High-tech metamorphosis at Damen underpins European fisheries research
Tridens joins select group of vessels installed with ‘drop keel’ echosounder technology
Last week – right on schedule – the Dutch governmental shipping company Rijksrederij (part of the Dutch Ministry of Infrastructure and Environment, Rijkswaterstaat) took delivery of its scientific research vessel Tridens after an extensive refit at Damen Maaskant Shipyards Stellendam in the Netherlands. Tridens underwent a major midlife conversion to boost the vessel’s multifunctional capabilities for fisheries research, including installation of an innovative ‘drop keel’.
The Rijksrederij is the custodian of the North Sea and manages a fleet of specialist vessels. The maritime research institute IMARES, in collaboration with other European fisheries institutes, employs Tridens (73.5 metres in length and 14 metres beam) to help determine fish stocks in the North Sea, among other duties.
Tight project schedule
Looking to increase efficiency in employing the 25-year-old Tridens, the Rijksrederij developed a high-tech engineering package together with Damen Research, Damen Maaskant Shipyards Stellendam and GNE BV Hardinxveld-Giessendam.
“We’ve worked with Damen Maaskant Shipyards Stellendam over many years for maintenance,” says Dirk Kuijt, Technical Manager at the Rijksrederij, “but this is the first time we’ve completed a refit of this scale and the first time we’ve installed a drop keel. The cooperation with Damen has been exceptional. It was a very big project for us and we had a very tight schedule. Tridens is departing immediately for survey trials and will shortly represent the Netherlands in a four-week joint European survey, so we were all under a lot of pressure. I’m very pleased with how Damen completed the project according to plan.”
No air bubble interference
During the refit, Tridens was fitted with a wide range of modern scientific research equipment, including the innovative drop keel with broadband multibeam echosounder installed by IJmuiden-based WNL Marine Electronics. With the new equipment, Tridens can accurately track biomass and fish shoals in the ocean as well as conduct bathymetric surveys.
Deployed up to 3 metres proud of the hull, the drop keel eliminates interference from the air bubbles that normally form around the hull and can affect the performance of the echosounders.
Researching the research ship
The Rijksrederij was eager to ensure the conversion project would deliver a highly effective and efficient solution. The meticulous planning before the conversion included detailed studies on board the Irish research ship Celtic Explorer, delivered by Damen in 2003.
Celtic Explorer is also fitted with a drop keel, however the installation on board Tridens was far from a simple ‘copy and paste’. Complex calculations were necessary to determine the most favourable arrangement of the (sonar) transducers within the drop keel to track shoals effectively.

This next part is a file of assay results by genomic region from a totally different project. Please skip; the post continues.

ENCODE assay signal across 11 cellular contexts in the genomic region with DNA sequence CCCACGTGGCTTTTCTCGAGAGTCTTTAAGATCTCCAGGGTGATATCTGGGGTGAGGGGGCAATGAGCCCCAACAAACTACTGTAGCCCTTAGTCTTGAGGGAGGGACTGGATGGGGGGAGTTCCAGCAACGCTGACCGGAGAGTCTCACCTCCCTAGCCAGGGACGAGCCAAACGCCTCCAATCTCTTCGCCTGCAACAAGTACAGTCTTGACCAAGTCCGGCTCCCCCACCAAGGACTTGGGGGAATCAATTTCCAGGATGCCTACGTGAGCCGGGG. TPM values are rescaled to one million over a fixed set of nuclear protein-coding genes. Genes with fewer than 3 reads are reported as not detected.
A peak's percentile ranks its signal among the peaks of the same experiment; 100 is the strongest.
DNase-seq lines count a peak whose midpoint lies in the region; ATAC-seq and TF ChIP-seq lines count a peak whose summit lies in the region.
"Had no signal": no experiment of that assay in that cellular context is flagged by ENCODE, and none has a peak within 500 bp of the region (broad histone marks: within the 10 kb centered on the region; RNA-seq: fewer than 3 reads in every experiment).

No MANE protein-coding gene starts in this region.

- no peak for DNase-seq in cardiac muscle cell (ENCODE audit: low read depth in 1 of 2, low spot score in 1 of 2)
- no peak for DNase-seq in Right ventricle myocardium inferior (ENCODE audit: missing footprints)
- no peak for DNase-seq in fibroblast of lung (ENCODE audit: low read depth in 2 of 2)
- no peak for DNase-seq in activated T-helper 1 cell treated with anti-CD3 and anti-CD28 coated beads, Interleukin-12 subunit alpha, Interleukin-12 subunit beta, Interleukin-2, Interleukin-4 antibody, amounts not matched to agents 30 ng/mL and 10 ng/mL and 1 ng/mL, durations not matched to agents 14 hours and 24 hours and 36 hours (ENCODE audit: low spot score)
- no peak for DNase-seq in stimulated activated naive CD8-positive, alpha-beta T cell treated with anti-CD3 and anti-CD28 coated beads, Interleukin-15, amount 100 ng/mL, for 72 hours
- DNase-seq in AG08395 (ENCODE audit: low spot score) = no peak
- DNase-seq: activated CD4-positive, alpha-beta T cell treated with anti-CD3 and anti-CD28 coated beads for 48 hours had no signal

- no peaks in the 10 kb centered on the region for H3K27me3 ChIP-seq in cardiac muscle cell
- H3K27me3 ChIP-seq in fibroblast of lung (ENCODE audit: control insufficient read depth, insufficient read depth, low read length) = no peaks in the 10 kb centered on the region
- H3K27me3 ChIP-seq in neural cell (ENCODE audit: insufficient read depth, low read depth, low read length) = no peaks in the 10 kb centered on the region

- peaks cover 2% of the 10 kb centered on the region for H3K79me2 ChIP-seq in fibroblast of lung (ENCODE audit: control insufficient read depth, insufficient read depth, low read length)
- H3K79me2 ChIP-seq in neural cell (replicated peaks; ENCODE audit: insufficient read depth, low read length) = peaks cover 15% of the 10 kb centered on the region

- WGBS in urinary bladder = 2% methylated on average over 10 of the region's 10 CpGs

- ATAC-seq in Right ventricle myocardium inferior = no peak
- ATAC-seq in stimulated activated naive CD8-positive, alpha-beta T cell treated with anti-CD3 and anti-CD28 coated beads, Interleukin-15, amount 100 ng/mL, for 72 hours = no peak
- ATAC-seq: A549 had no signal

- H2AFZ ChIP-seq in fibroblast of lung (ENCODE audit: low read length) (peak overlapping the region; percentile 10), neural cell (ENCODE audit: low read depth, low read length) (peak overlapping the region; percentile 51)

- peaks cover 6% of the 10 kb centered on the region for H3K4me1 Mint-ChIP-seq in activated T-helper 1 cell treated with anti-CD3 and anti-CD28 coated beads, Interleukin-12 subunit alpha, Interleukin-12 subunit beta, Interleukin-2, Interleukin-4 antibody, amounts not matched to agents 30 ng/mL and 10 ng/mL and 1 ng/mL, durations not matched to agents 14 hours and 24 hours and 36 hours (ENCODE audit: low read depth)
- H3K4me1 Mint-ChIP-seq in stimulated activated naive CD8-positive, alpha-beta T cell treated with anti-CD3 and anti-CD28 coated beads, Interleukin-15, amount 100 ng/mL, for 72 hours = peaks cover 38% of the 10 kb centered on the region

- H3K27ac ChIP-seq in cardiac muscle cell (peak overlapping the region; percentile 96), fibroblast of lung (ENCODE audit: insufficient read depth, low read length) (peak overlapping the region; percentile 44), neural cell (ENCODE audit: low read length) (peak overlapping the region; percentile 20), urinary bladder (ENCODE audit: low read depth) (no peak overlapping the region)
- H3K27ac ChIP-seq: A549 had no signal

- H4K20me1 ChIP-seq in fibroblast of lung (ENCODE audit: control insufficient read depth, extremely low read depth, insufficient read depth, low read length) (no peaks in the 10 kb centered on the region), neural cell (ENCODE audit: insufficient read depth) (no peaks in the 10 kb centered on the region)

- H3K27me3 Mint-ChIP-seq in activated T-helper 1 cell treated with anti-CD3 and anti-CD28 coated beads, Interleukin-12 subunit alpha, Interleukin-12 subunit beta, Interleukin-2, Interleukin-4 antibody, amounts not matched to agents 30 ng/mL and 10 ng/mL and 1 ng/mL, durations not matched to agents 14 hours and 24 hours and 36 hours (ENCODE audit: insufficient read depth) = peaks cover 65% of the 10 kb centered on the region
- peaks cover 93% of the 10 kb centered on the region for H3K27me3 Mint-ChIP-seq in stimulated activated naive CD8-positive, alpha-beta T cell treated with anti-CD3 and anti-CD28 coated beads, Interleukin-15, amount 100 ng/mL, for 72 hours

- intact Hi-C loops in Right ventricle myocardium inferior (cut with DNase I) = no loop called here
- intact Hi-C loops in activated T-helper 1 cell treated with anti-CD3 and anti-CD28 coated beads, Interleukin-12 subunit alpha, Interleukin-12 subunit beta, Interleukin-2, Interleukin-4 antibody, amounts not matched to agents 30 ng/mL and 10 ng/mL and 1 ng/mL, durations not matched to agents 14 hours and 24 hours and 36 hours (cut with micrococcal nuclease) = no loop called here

Installing the drop keel also had far-reaching consequences for the rest of the vessel, requiring extensive engineering of the ship’s design and layout in order to accommodate the trunk – a kind of elevator shaft in which the drop keel is lowered.
The drop keel’s specialised engineering works lasted 27 days. But the extent of the project went much further. Making Tridens future-proof for another 10 years of demanding mobilisations required a complete refit and modernisation.
This part of the project saw Damen refurbish cabins for the crew, and overhaul the main engines, all propulsion equipment and the steering apparatus. The refit included completely replacing the stern gantry and winches and maintenance of the stern mast, booms, A-frame and the corners of the stern of the vessel. In addition, a dedicated device was developed for safe hauling of otter boards.
Ready to play its part
Following successful delivery on 2 March 2015, Damen Maaskant Shipyards Stellendam can look back with pride on its largest refit project ever. Even with additions to the work scope during the project, Tridens was delivered on time.
The yard puts the successful project down to its professional craftsmanship and excellent cooperation with the Rijksrederij and suppliers. Tridens is ready to play its part in increasing efficiency in the Dutch government’s fleet while acquiring much needed data about our oceans.
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Damen Shipyards Group operates 32 shipbuilding and repair yards, employing 9,000 people worldwide. Damen has delivered more than 6,000 vessels in more than 100 countries and delivers some 180 vessels annually to customers worldwide. Based on its unique, standardised ship-design concept Damen is able to guarantee consistent quality.
Damen’s focus on standardisation, modular construction and keeping vessels in stock leads to short delivery times, low ‘total cost of ownership’, high resale values and reliable performance. Furthermore, Damen vessels are based on thorough R&D and proven technology.
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